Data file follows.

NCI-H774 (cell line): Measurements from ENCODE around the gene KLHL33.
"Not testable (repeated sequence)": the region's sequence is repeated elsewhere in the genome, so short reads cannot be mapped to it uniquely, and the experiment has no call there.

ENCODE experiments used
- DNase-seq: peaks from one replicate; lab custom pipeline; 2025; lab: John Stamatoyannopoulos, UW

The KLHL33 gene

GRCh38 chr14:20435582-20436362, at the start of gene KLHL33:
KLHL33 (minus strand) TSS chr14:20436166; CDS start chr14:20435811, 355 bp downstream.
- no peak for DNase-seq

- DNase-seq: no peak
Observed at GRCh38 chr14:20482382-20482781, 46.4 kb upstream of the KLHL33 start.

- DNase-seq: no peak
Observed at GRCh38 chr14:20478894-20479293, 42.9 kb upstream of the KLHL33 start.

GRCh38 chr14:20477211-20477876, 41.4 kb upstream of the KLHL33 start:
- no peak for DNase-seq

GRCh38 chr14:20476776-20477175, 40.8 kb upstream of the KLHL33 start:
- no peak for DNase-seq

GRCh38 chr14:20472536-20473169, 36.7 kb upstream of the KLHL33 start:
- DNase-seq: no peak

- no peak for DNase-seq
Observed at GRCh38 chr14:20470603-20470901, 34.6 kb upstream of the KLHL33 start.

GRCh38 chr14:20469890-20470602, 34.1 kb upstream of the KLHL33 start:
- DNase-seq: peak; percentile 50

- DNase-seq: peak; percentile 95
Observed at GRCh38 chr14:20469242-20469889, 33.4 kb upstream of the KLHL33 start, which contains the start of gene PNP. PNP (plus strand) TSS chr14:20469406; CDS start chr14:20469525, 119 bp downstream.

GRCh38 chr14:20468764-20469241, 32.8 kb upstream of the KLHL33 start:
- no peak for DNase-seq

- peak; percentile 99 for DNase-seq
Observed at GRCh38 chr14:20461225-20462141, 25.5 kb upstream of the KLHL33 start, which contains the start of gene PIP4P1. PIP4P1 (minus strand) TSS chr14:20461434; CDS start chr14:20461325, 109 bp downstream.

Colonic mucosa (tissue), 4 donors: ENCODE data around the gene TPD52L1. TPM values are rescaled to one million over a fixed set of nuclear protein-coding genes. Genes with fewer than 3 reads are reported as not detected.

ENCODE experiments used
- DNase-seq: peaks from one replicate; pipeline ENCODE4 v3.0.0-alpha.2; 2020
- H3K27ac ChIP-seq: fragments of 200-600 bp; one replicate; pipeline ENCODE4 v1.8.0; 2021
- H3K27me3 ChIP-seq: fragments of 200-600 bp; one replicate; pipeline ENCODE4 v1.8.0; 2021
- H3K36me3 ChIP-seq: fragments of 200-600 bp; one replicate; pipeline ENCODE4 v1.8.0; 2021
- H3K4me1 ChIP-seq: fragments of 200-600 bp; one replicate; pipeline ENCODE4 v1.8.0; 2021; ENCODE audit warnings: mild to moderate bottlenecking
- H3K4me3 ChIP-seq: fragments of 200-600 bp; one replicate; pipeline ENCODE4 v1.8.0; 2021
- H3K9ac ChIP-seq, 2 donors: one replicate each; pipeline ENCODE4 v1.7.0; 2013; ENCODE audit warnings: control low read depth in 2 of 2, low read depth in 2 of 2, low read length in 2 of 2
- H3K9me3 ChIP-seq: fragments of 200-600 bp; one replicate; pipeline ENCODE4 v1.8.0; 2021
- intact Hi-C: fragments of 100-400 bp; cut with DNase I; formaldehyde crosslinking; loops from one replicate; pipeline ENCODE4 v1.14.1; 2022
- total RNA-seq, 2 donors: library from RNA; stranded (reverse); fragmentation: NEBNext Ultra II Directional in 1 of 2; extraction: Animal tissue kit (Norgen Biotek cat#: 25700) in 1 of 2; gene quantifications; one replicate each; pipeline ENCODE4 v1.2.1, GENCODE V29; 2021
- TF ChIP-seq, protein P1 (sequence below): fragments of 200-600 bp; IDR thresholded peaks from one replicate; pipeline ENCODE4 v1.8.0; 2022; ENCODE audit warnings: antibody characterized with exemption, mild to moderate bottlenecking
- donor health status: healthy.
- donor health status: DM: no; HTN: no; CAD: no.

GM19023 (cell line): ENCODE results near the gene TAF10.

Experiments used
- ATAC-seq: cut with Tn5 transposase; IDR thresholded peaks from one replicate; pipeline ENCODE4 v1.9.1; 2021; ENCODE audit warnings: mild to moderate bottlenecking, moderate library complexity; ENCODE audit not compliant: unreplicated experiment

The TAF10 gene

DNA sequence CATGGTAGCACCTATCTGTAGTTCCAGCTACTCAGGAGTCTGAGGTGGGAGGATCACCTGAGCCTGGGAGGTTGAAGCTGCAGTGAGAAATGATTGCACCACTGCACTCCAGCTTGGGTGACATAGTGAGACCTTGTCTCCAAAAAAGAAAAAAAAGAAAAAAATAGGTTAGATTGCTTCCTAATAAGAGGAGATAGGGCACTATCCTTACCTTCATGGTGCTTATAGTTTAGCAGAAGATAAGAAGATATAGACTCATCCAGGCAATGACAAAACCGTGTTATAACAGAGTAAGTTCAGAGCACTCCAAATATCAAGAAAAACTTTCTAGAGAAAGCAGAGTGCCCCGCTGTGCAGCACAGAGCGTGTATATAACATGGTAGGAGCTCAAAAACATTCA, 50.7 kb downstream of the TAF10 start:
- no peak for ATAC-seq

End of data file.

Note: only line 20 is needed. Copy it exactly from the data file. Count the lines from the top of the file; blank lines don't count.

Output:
Observed at GRCh38 chr14:20470603-20470901, 34.6 kb upstream of the KLHL33 start.